The medical residents’ strike has been postponed. The Korean Medical Residents’ Association (Daejeon Association), which was protesting the government’s expansion of the medical school quota by 2,000, held an extraordinary general meeting of delegates from the night before yesterday until 1 a.m. yesterday to discuss collective action, but the executive branch, except for Chairman Park, resigned without announcing whether to take action. It was announced that it would later switch to a non-captain system. It is expected that there will be no strike by medical residents anytime soon. It is fortunate that the conflict between the government and the medical community, which ran parallel paths, has been avoided for now.
The reason Daejeonhyup postponed the strike may be because it is not easy to find a justification for going ahead with it. It is known that at the general meeting, there was considerable skepticism that there was nothing to be gained from collective action due to the government’s hard-line stance and public opinion in favor of increasing the number of medical schools among the public. It is said that an opinion was also suggested to take group action after finding a way to respond to the government’s hard-line policies, such as an order banning the acceptance of resignation letters. This is an unexpected result of the discussion, considering that 88.2% of residents initially expressed willingness to participate in group action. However, the Korean Medical Association is planning a rally on the 15th, and a national medical representative meeting is scheduled in Seoul on the 17th. It is difficult to say that the doctors’ strike has completely subsided below the surface.
Doctors’ opposition to increasing the number of medical schools has no justification or logic. Our current reality is that the number of doctors is severely short compared to developed countries, and essential and local medical care is severely disrupted, especially in emergency rooms and pediatric departments. The government, the Korea Development Institute (KDI), and the Korea Institute for Health and Social Affairs recently announced that there is a shortage of about 5,000 doctors and that the number will increase to 15,000 by 2035. Increasing the number of medical school students by 2,000 per year for a total of 10,000 students for five years starting next year may seem unconventional, but considering that it takes at least 10 years to train doctors, a large initial increase is inevitable. This is why 89% of the public supported increasing the number of doctors. Considering this reality, the government must speed up the expansion of medical schools.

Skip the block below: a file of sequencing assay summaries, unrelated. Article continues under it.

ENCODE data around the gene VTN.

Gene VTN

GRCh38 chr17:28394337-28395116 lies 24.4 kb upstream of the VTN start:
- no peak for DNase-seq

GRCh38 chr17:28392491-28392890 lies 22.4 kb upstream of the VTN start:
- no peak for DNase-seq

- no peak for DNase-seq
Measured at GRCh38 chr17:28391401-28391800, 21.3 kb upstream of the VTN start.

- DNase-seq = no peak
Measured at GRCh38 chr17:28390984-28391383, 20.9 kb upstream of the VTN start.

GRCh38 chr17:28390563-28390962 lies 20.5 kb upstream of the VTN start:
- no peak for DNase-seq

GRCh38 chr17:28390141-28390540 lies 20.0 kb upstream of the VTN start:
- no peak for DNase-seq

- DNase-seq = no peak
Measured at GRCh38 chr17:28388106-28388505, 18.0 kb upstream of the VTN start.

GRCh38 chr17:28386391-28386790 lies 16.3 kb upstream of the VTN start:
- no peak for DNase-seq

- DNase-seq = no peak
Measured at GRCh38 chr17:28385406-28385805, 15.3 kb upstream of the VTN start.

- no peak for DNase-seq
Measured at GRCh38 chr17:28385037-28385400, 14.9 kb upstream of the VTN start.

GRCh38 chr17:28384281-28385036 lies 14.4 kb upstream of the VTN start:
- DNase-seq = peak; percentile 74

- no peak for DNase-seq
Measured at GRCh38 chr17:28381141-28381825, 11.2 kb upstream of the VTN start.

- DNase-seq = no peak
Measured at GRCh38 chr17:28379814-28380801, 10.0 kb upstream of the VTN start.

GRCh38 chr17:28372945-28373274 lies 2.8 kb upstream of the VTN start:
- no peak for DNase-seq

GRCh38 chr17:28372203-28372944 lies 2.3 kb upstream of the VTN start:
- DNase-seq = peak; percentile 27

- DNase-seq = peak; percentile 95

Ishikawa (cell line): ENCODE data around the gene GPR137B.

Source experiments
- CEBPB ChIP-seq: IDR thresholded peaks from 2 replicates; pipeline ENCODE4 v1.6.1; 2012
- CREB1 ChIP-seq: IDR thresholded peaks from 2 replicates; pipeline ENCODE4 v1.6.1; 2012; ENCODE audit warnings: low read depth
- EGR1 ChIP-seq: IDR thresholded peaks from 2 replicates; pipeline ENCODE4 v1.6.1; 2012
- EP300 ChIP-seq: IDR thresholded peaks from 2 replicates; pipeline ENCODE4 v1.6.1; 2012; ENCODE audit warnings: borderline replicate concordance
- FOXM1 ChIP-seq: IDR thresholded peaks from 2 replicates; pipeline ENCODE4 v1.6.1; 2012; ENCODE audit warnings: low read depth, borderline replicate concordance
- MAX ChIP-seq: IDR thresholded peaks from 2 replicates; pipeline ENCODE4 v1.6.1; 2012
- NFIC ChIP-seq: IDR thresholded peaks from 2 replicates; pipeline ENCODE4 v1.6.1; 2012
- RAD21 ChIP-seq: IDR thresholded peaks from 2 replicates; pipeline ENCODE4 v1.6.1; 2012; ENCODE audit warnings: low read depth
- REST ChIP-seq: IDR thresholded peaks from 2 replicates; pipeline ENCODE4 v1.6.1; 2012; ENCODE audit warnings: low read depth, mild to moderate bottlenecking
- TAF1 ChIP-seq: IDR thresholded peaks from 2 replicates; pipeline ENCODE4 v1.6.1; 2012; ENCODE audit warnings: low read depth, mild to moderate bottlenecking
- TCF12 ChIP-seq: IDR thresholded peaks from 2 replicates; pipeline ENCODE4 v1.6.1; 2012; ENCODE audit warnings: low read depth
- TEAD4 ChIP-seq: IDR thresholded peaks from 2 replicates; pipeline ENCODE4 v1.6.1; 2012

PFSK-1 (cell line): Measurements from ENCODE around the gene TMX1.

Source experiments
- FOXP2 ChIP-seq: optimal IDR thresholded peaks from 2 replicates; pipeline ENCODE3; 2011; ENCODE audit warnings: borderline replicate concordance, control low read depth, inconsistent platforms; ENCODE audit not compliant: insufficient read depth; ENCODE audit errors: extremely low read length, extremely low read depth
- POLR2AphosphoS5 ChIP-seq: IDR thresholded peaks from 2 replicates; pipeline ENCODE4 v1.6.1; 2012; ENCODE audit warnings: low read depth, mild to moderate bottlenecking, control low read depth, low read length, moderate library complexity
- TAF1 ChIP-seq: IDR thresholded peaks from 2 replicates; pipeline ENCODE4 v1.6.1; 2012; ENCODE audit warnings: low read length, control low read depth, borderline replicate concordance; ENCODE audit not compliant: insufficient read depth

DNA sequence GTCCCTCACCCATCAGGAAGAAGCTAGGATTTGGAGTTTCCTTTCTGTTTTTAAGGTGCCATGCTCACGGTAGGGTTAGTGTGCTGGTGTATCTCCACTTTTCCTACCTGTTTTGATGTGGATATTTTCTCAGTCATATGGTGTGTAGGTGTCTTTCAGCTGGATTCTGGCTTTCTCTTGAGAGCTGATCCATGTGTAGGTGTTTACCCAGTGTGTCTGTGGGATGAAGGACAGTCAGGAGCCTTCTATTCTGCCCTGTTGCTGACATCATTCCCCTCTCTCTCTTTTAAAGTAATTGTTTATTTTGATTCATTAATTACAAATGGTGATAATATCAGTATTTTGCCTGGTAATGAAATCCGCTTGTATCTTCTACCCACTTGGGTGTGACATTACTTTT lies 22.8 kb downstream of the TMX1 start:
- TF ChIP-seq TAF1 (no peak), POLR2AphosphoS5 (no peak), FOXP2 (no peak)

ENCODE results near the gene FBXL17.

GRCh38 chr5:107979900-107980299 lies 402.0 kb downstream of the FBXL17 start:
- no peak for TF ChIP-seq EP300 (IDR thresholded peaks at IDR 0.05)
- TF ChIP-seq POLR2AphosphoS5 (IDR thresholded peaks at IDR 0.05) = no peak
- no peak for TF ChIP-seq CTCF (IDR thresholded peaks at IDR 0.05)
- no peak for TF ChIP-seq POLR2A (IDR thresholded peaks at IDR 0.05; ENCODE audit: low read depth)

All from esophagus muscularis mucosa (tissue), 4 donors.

Second Vice Minister of Health and Welfare Park Min-soo said yesterday, “We will complete the distribution of the increased number of medical schools to each school by March and confirm it before the general election.” Medical reform, such as increasing the number of doctors, is not something that can be solved just because the government pushes it unilaterally. As there is another axis, the speed will be doubled when the two sides come together to expand the scope of mutual understanding. Doctors must keep in mind that a strike that takes patients hostage cannot be justified under any justification. We hope that the postponement of the medical residents’ strike will serve as an opportunity to resolve the conflict over the increase in medical schools through dialogue.
[ⓒ 세계일보 & Segye.com, 무단전재 및 재배포 금지]
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